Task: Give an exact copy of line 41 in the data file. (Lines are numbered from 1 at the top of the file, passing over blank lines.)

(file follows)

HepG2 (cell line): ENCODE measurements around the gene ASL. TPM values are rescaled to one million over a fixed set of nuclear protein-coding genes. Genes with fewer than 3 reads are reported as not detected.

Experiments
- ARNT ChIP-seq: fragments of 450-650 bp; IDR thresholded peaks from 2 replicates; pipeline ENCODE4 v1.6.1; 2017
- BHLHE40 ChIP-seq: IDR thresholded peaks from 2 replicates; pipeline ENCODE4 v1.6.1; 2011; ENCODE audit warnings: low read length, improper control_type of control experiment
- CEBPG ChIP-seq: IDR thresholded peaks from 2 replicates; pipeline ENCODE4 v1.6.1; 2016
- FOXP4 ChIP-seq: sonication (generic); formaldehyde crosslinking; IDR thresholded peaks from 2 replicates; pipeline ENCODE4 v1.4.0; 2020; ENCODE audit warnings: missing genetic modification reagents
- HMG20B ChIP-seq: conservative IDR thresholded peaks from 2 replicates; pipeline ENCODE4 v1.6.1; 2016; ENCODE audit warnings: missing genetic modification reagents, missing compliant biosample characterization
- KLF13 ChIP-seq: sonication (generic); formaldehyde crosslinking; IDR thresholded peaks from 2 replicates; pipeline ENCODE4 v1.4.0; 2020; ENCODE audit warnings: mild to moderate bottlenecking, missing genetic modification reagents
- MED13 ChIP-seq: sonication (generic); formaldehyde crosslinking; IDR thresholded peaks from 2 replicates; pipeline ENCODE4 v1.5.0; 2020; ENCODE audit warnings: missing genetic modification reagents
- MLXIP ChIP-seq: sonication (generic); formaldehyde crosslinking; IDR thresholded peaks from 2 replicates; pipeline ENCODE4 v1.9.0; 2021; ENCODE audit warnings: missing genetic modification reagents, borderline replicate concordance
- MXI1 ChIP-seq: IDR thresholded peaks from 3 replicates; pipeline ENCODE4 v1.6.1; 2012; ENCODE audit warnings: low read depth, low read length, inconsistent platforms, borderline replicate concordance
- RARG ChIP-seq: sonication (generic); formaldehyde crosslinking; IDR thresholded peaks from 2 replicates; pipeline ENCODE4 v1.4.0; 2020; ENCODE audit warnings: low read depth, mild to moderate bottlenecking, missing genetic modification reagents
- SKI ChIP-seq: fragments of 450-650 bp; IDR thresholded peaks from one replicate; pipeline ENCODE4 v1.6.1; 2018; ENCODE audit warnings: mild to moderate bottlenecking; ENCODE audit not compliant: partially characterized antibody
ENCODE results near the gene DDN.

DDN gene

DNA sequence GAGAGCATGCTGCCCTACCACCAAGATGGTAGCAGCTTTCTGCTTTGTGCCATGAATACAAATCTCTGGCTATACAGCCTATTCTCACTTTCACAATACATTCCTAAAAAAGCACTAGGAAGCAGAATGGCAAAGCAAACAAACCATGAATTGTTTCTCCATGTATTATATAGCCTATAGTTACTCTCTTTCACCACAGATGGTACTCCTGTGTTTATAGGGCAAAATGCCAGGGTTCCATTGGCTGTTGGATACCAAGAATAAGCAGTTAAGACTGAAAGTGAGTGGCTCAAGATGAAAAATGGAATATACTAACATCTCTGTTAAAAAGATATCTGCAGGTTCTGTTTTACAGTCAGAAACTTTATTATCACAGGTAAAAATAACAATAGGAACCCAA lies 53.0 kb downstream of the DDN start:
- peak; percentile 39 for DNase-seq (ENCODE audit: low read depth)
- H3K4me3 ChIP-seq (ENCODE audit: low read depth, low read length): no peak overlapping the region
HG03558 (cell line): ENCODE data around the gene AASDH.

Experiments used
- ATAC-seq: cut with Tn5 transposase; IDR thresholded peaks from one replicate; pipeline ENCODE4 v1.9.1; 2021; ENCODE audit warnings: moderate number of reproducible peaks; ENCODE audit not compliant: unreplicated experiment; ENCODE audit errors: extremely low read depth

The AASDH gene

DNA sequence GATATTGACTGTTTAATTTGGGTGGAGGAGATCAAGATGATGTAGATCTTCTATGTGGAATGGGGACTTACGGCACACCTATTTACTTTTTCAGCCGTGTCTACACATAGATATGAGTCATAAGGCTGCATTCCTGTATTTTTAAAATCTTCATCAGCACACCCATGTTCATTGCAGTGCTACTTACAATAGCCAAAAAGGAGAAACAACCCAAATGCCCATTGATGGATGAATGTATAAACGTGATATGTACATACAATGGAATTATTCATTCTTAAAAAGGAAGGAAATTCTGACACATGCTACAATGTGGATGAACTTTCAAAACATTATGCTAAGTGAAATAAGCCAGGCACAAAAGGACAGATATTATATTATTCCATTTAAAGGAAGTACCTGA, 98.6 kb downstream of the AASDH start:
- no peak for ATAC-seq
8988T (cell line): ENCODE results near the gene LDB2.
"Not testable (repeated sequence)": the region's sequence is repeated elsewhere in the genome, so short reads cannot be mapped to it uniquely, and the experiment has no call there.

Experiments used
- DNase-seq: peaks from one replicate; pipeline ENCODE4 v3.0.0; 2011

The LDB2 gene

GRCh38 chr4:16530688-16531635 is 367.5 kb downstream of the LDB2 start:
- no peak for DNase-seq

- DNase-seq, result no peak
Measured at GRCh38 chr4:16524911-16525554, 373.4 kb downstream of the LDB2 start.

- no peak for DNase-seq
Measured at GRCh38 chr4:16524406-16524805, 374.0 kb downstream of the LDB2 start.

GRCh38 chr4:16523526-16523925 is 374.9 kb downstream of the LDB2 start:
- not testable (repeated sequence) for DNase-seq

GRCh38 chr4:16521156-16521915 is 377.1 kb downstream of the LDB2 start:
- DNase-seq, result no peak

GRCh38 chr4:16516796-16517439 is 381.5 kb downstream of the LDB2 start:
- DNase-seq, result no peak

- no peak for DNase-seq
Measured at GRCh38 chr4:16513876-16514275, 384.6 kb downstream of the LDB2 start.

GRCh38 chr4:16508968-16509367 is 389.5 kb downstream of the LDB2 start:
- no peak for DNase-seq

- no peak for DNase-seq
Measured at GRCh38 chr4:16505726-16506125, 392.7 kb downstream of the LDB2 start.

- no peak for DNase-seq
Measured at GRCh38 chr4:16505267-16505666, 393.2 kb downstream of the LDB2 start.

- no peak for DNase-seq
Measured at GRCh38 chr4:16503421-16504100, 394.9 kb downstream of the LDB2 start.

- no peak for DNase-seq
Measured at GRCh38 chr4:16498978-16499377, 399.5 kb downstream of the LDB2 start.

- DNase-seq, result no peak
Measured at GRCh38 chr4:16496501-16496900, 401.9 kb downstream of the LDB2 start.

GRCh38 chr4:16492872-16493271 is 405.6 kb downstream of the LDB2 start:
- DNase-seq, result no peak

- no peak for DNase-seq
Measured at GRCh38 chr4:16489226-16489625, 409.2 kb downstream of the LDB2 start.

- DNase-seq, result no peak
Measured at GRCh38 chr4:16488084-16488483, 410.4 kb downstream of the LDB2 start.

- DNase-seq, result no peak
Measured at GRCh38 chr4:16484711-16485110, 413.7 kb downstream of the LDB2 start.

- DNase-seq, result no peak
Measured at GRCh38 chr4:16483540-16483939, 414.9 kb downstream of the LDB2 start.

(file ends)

- DNase-seq, result no peak